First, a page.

And that is a research question. This is kind of really over-simplified because I’m tired and, frankly, I didn’t go through this process because I already knew I wanted to examine this. This is just a really exaggerated example of how the development of a research question might look.

Ugggh, this isn’t interesting to anyone, is it?

 





Here’s To The Night

21 04 2012

This was inspired by talking to my little sister about prom, because hers is today and she’s nervous.

Junior Prom, April 2007
I wore a long, shiny, dress that I loved. It was light blue and had a corset back. My impossibly straight hair was crimped so it was actually wavy and had body. Thanks to 3 bottles of hair spray, it actually stayed that way! A friend did my makeup and it was the first time I’ve actually felt really beautiful. My date was my best guy friend. He had a crush on me and was trying to “woo” me at that point so he treated me like a princess. Even though I had to drive (he wasn’t 16 yet) and don’t like dances, I loved this night. It sounds super cliche, but it really was magical. I felt special, pretty, and wanted. Every girl wants that. Also, after-prom was really fun. My date won me prizes in a raffle, there was a hypnotist, and we got to stay up all night. I wore my dress to church the next morning and I didn’t want to leave because I felt so pretty. It was all-around awesome.

Random Night, October 2008
I was home for my first ever Fall Break and I hung out with my best guy friend (yes, the one from prom). We drove around in the country in his van. I’m not a hick, but I am from Iowa, and Iowa at dusk on gravel roads can actually be quite pretty. We wound up in this cool, semi-secret clearing. It’s hidden from the road by corn on three sides, and the shed kind of hides the fourth. There we smoked cigars and watched the stars come out.  It’s near the airport (we have a super small, rural airport) and that night someone was test-flying, so the runway lights came on and we watched a plane land. I felt young and rebellious (even though it wasn’t that rebellious). It was a good night. I’ve never been able to find that place again.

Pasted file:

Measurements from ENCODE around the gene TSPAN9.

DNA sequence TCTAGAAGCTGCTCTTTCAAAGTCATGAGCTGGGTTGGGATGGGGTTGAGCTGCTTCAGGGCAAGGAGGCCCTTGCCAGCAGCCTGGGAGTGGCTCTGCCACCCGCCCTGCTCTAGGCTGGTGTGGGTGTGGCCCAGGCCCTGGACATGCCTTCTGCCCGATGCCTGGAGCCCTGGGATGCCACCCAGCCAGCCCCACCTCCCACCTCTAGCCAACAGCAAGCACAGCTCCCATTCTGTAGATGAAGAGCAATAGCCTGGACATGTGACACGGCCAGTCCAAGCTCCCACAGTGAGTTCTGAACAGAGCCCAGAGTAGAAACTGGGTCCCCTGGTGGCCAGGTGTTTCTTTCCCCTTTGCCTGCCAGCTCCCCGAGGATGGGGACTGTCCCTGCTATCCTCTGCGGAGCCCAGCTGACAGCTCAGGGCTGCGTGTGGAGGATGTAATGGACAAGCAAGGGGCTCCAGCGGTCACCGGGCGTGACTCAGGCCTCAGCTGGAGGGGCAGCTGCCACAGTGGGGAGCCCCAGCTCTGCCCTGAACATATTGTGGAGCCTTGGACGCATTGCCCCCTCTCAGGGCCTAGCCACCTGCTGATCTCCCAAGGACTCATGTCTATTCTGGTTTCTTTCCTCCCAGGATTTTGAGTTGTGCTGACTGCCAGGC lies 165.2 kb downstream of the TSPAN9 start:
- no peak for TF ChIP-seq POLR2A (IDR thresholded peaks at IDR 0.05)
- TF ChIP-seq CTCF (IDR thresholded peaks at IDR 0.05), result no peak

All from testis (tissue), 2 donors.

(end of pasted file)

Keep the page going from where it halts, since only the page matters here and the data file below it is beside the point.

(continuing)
Apples to Apples in the Elevator Night, September (?) 2009
One Saturday night, my friends and I piled into one of the elevators in our dorm and played Apples to Apples on the floor. It was really fun. We got tons of weird looks and several times we got people to play with us while they rode. There were also wonderful run-ins with surprised drunk people. Here is photographic proof that we really did sit in the elevator and play.

Cesky Raj Night, January 2010
Our entire class ate dinner together at the ski/spa/hiking resort we were staying at in the Czech Republic, after a day of walking around in snowy mountains. I hadn’t really made many friends, but nothing makes you feel close to people like sliding down a mountain covered in 7 inches of snow with them. One of the group leaders bought us all drinks. That night, Cassie and I “went to bed,” but really, we stayed up talking and laughing until really late at night. We’d been roommates all month, but that was the first night we really bonded. We’d wind up being roommates for another two years. That was a good night.

July 2, 2010
I actually remember the date. Whoa. Our foreign exchange student flew back to Spain the Tuesday (I think) before this. He’s like a brother to us, so I was really sad that he was gone. My Twin invited me to see the Dead Sea Scrolls in the Twin Cities. I drove to our college town (why did I not say the town? I’ve mentioned it before) the night before. We grabbed beers and walked down to the prairie. We spent a lot of the night wandering around. It was a great night of catching up and saying random, stupid things like, “It sounds like ‘coitus’ if you squint your ears enough.” It was a very good night. A lot of these nights involve walking or driving in the dark.

Wisconsin Tour, October (?) 2010
My roommate’s from Wisconsin, and our group of friends spent a weekend touring Wisconsin. Saturday night we stayed in the cabin her family rents at a church camp. It was by a lake,and there was an old dock. We all laid on the dock and watched the stars. Nothing too exciting happened, but it was so nice to just be with my friends and enjoy life. It was the textbook definition of a perfect night. Also, I saw a shooting star at EXACTLY 11:11. Oh, and there was a picture of Jesus in our cabin who looked like he wanted to sell us a car. We named him Car Salesman Jesus and he was AWESOME.

May 20-21, 2011